U.S. Semiconductor Boom Faces a Worker Shortage

She said that the industry had faced staffing challenges for years, and that she was concerned about the number of “available and talented skilled workers” who could fill all of the new Intel positions.

“I am confident,” she said. “But am I fully certain, 100 percent? No.”

Micron, which pledged as much as $100 billion over the next two decades or more to build a huge chip factory complex in New York, has also deployed new work force programs, including ones that train veterans and teach middle and high school students about STEM careers through “chip camps.”

Bo Machayo, the director of U.S. federal affairs at Micron, said the company anticipated needing roughly 9,000 employees after its full build-out in the region.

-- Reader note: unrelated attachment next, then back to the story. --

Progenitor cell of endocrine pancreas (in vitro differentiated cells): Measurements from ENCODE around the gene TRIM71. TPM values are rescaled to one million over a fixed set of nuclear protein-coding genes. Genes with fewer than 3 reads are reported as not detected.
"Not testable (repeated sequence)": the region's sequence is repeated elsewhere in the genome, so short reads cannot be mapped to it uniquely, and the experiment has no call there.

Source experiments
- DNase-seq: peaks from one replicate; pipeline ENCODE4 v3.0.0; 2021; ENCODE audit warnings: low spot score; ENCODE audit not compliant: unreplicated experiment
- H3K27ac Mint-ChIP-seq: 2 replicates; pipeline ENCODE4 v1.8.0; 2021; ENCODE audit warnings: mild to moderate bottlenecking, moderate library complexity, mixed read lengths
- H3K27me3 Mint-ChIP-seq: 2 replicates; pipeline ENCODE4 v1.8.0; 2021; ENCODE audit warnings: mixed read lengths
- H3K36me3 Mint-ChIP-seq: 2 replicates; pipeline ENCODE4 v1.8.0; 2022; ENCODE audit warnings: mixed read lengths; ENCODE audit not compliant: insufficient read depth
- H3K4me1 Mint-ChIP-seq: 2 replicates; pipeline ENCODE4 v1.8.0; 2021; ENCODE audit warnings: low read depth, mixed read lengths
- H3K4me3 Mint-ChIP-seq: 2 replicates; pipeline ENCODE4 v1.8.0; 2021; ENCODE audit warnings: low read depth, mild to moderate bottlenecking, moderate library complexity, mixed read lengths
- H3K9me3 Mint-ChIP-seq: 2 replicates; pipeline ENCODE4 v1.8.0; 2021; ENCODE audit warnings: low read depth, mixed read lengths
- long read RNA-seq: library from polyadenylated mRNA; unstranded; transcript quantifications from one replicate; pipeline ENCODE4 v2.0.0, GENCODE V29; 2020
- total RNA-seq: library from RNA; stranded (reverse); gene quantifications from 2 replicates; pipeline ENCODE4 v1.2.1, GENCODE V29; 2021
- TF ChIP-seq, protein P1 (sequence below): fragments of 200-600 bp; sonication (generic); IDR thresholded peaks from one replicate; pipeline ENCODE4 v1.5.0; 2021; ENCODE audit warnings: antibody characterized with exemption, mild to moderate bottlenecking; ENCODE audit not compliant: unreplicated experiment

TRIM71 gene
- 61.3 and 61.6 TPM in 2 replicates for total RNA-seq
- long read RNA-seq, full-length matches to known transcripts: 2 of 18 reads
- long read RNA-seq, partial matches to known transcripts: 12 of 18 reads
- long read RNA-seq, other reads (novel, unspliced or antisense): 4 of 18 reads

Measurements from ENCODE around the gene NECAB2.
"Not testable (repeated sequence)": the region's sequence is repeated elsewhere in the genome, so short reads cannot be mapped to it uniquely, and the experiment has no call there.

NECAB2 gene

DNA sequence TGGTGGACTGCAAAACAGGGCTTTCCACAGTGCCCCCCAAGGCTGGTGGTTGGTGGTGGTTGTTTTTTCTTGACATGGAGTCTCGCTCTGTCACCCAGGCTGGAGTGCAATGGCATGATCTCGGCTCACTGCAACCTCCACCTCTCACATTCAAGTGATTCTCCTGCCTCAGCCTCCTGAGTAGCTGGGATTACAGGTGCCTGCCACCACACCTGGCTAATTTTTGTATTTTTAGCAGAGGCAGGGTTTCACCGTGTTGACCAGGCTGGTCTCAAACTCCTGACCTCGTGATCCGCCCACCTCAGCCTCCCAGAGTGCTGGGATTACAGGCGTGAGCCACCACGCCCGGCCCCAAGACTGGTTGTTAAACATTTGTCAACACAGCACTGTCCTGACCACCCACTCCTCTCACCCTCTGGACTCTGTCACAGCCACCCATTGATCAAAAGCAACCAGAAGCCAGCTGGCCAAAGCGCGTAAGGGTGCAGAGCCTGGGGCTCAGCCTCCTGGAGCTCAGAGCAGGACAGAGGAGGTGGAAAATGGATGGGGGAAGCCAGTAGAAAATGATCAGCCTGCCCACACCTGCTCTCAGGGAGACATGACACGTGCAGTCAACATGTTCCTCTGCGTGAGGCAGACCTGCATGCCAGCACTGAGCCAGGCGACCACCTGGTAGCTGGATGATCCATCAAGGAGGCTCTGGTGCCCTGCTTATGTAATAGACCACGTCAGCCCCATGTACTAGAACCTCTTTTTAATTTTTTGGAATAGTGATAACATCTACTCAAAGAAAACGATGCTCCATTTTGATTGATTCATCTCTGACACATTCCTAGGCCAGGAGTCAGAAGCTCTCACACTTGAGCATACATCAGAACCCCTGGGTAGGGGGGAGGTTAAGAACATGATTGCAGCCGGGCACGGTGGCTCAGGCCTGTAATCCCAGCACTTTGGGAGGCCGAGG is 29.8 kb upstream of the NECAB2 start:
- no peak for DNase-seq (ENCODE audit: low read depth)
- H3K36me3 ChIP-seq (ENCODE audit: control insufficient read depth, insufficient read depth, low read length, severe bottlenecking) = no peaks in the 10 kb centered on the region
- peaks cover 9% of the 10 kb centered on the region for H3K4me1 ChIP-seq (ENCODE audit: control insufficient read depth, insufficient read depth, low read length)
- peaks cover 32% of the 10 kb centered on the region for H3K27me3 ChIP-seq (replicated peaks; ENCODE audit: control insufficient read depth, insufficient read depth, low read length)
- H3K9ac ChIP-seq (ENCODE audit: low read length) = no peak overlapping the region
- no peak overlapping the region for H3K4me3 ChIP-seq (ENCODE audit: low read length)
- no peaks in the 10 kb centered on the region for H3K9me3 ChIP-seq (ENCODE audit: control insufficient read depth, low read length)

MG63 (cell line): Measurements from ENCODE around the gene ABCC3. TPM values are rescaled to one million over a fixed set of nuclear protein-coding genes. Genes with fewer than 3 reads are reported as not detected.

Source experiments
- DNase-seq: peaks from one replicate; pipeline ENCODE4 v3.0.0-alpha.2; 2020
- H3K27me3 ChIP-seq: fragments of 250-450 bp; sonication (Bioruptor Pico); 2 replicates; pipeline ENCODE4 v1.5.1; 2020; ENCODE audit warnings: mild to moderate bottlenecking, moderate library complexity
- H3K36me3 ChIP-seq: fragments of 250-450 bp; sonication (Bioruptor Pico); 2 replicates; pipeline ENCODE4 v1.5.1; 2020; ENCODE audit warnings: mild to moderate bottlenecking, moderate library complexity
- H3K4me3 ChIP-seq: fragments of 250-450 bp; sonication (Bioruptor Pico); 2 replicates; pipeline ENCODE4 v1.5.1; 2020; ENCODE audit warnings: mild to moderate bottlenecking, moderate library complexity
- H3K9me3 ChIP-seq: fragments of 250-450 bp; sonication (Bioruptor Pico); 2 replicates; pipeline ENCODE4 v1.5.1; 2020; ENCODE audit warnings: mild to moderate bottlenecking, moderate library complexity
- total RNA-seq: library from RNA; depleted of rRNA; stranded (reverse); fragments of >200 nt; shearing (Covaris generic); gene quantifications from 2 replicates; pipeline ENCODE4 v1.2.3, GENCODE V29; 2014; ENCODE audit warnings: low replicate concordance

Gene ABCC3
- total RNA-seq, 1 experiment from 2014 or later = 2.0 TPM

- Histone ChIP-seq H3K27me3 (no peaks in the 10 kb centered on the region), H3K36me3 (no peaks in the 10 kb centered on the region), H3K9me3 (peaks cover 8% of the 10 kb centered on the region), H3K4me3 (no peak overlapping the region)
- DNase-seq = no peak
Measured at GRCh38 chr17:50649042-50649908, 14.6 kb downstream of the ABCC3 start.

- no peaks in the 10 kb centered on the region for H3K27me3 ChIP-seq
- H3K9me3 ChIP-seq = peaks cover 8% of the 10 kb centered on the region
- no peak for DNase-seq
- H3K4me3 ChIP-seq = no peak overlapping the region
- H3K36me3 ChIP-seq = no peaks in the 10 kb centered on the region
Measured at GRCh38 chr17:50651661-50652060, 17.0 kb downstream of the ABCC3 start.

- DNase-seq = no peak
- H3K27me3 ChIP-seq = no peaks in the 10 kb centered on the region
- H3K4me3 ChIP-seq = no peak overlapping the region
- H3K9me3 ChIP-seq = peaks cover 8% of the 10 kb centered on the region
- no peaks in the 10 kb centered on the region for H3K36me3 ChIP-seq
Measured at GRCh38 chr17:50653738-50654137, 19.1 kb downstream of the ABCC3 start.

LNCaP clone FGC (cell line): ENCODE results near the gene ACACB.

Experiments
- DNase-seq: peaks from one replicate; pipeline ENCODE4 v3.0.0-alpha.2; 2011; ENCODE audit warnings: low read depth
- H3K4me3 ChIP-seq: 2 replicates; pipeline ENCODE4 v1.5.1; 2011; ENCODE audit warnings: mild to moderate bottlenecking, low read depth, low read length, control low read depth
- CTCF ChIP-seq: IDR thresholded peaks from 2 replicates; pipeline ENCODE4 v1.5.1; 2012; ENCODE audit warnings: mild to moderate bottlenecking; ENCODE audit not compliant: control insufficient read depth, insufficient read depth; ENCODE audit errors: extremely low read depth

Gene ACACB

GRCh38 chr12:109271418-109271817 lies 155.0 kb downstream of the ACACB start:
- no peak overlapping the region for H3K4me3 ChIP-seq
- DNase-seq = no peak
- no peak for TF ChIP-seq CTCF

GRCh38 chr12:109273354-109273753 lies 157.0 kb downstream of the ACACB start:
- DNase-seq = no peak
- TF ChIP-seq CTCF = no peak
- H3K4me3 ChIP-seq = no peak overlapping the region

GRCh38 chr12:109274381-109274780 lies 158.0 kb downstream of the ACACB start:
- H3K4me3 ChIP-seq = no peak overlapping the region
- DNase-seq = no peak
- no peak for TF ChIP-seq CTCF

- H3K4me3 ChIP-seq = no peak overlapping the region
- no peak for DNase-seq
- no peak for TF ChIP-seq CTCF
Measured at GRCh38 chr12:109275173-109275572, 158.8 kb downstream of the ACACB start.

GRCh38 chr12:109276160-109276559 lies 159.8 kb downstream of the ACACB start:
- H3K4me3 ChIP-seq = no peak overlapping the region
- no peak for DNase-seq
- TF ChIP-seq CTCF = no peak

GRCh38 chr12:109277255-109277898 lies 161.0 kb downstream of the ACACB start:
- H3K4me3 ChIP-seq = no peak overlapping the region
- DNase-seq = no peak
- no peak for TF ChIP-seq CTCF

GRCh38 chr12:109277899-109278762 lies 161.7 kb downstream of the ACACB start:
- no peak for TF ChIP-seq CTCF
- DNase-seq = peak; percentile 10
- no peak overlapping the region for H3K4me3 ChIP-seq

“We understand that it’s a challenge, but we also look at it as an opportunity,” he said.

To be considered for the federal subsidies, manufacturers must submit applications to the Commerce Department that include detailed plans about how they will recruit and retain workers. Firms requesting more than $150 million are expected to provide affordable, high-quality child care.

“We don’t think that a company can just post a bunch of jobs online and hope that the right work force shows up,” said Kevin Gallagher, a senior adviser to the commerce secretary.

The lack of interest in the industry has been evident at academic institutions. Karl Hirschman, the director of microelectronic engineering at the Rochester Institute of Technology, said the university was “nowhere close” to the maximum enrollment for its microelectronic engineering degree program, which sets up students for semiconductor-related careers. Enrollment averages about 20 new undergraduates each year, compared with more than 200 for the university’s mechanical engineering program.

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